Rethinking IT and business transformation success

Over the past several years, our understanding of IT failure has evolved and deepened. It's now time to start a new dialog focused on opportunity and success.

Over the past several years, our understanding of IT failure has evolved and deepened. It's now time to start a new dialog focused on opportunity and success.

This post establishes a framework for considering that new dialog; future blogs will explore the implications.


Most software deployments are actually business transformation initiatives that involve technology. As with other business projects, implementation success often requires collaboration and open communication across information silos and organizational boundaries.

Collaboration across silos is among the major challenges facing all significant business projects, including those connected with IT and technology. Consequently, no enterprise customer, vendor, or system integrator is immune to the challenge of project failure or waste.

The scope of potential business risk, coupled with high costs, understandably drives fear and uncertainty among those involved in IT projects. Accordingly, many organizations have a strong cultural bias against discussing these topics openly, which encourages the negative cycle of repeated failure.

Such attitudes do not serve either the enterprise industry or its customers.

In response, a new, people-centric view of IT success and failure has emerged. This view recognizes success as a shared industry challenge that is not unique to any particular vendor, integrator, or enterprise customer.

The convergence of three powerful and pervasive forces has caused this shift toward a healthier view of IT and business transformation:

1. Economic. The deep recession forced virtually every organization and the government to reduce costs, demand higher ROI, and more closely examine technology-related operating costs. This cost-centered focus pushes companies to execute fewer, yet more successful, projects, while demanding higher value and innovation from vendors, partners, and employees.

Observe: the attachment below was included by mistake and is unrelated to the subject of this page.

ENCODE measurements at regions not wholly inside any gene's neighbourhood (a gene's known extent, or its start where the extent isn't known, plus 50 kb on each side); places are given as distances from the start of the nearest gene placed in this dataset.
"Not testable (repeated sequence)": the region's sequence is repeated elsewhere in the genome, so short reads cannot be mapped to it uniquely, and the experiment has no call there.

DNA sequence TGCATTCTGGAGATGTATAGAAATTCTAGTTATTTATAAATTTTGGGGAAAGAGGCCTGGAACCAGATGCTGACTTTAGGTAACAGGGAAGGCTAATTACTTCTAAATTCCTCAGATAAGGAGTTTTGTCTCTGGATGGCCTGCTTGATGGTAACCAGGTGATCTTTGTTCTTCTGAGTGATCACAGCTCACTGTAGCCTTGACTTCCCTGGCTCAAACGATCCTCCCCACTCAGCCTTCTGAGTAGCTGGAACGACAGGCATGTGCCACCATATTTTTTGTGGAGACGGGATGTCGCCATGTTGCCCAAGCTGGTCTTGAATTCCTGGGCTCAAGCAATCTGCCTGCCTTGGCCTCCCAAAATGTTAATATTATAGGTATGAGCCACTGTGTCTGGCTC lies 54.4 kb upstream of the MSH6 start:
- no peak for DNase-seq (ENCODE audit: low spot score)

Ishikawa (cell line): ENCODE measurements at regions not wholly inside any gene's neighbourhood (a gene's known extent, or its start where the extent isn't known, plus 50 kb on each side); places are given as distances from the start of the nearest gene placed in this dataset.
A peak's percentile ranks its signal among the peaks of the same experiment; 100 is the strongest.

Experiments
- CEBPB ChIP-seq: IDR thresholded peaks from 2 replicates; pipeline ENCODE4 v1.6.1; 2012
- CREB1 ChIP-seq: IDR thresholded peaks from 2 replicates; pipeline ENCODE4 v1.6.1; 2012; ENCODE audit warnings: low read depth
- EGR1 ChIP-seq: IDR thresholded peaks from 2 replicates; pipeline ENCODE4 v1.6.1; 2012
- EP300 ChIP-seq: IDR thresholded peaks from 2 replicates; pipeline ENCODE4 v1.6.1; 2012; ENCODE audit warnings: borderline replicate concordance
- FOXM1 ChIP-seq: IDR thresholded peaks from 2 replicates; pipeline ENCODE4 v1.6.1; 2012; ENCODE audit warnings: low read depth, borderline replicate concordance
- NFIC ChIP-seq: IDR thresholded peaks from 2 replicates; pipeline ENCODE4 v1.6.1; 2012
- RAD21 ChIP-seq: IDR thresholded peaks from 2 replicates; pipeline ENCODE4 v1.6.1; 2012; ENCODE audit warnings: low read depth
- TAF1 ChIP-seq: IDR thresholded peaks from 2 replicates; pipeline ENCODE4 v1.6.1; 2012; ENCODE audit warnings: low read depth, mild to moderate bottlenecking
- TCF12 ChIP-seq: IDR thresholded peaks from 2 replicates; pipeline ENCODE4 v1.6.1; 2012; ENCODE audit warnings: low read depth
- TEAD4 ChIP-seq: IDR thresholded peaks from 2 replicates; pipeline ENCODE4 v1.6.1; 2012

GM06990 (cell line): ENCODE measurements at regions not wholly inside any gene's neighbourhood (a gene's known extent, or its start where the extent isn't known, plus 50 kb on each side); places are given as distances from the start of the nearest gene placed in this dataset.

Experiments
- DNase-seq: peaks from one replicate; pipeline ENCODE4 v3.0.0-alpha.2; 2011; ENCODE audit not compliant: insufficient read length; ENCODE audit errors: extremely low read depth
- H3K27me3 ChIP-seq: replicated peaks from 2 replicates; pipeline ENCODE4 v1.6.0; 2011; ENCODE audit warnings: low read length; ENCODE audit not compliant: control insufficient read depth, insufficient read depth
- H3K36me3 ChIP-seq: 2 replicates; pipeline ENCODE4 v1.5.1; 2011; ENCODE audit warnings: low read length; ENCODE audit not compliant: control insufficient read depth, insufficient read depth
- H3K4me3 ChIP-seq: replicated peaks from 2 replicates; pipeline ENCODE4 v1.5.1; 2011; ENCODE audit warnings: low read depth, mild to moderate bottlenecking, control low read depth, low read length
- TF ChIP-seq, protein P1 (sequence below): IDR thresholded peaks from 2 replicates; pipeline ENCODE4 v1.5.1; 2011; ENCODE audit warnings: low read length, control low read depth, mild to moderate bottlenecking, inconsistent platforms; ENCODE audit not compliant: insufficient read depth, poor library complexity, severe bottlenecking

2. Social. The broad growth of social networking pushed discussion about collaboration and corporate culture out from the narrow confines of organizational development into mainstream consciousness. Since most failures involve dysfunctional communication across information silos or corporate groups, social networking provides a common foundation and terminology for discussing dynamics of business transformation and culture.

3. Technological. Cloud computing and software as a service changed market expectations related to technology deployment, ease of use, and adoption. Already, many enterprise buyers now define the cloud as an implicit competitive alternative during negotiations with vendors and consulting companies.

These forces lead us to a renewed understanding of IT and business transformation marked by greater opportunity for success, reduced waste, stronger innovation, and higher value for customers.

Although IT failure remains a serious economic and political drain on global resources, collaboration and increased transparency offer great promise for the future and a golden age of IT success!

Please share your views about the issues raised in this post!

Update 3/23/10: This post is not meant to endorse or criticize either SaaS or on-premise vendors; in fact, most of these issues are applicable to both.

[Thanks to members of the Accidental Social CRM community for feedback on the ideas in this post.]